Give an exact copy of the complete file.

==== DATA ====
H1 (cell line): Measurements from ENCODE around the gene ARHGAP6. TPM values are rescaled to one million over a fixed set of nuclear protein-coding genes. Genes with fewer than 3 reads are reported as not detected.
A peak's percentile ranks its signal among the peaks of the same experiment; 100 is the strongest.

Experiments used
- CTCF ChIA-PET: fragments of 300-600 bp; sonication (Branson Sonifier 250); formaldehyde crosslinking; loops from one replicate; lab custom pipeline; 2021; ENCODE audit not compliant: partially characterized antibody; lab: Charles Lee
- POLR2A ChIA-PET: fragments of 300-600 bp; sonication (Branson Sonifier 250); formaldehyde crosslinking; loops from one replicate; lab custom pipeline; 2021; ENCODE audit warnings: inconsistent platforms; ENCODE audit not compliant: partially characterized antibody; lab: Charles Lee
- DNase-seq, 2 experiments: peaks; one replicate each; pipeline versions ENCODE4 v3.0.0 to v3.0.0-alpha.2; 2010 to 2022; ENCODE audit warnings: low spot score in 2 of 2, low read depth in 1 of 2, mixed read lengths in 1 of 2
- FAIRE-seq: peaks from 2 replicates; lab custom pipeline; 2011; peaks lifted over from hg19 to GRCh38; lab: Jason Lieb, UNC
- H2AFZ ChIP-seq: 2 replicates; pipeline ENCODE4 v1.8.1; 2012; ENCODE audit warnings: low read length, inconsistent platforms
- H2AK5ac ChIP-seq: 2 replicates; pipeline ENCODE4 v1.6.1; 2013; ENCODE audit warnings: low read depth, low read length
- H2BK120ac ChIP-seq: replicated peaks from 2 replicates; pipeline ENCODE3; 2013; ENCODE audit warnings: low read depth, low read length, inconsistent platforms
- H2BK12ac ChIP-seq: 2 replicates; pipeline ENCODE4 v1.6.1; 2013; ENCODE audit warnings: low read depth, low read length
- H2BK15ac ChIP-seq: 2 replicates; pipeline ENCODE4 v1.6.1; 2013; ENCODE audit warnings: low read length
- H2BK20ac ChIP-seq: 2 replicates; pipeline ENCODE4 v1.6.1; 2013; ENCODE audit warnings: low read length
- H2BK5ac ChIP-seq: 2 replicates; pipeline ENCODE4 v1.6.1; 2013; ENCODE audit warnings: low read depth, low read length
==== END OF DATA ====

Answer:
H1 (cell line): Measurements from ENCODE around the gene ARHGAP6. TPM values are rescaled to one million over a fixed set of nuclear protein-coding genes. Genes with fewer than 3 reads are reported as not detected.
A peak's percentile ranks its signal among the peaks of the same experiment; 100 is the strongest.

Experiments used
- CTCF ChIA-PET: fragments of 300-600 bp; sonication (Branson Sonifier 250); formaldehyde crosslinking; loops from one replicate; lab custom pipeline; 2021; ENCODE audit not compliant: partially characterized antibody; lab: Charles Lee
- POLR2A ChIA-PET: fragments of 300-600 bp; sonication (Branson Sonifier 250); formaldehyde crosslinking; loops from one replicate; lab custom pipeline; 2021; ENCODE audit warnings: inconsistent platforms; ENCODE audit not compliant: partially characterized antibody; lab: Charles Lee
- DNase-seq, 2 experiments: peaks; one replicate each; pipeline versions ENCODE4 v3.0.0 to v3.0.0-alpha.2; 2010 to 2022; ENCODE audit warnings: low spot score in 2 of 2, low read depth in 1 of 2, mixed read lengths in 1 of 2
- FAIRE-seq: peaks from 2 replicates; lab custom pipeline; 2011; peaks lifted over from hg19 to GRCh38; lab: Jason Lieb, UNC
- H2AFZ ChIP-seq: 2 replicates; pipeline ENCODE4 v1.8.1; 2012; ENCODE audit warnings: low read length, inconsistent platforms
- H2AK5ac ChIP-seq: 2 replicates; pipeline ENCODE4 v1.6.1; 2013; ENCODE audit warnings: low read depth, low read length
- H2BK120ac ChIP-seq: replicated peaks from 2 replicates; pipeline ENCODE3; 2013; ENCODE audit warnings: low read depth, low read length, inconsistent platforms
- H2BK12ac ChIP-seq: 2 replicates; pipeline ENCODE4 v1.6.1; 2013; ENCODE audit warnings: low read depth, low read length
- H2BK15ac ChIP-seq: 2 replicates; pipeline ENCODE4 v1.6.1; 2013; ENCODE audit warnings: low read length
- H2BK20ac ChIP-seq: 2 replicates; pipeline ENCODE4 v1.6.1; 2013; ENCODE audit warnings: low read length
- H2BK5ac ChIP-seq: 2 replicates; pipeline ENCODE4 v1.6.1; 2013; ENCODE audit warnings: low read depth, low read length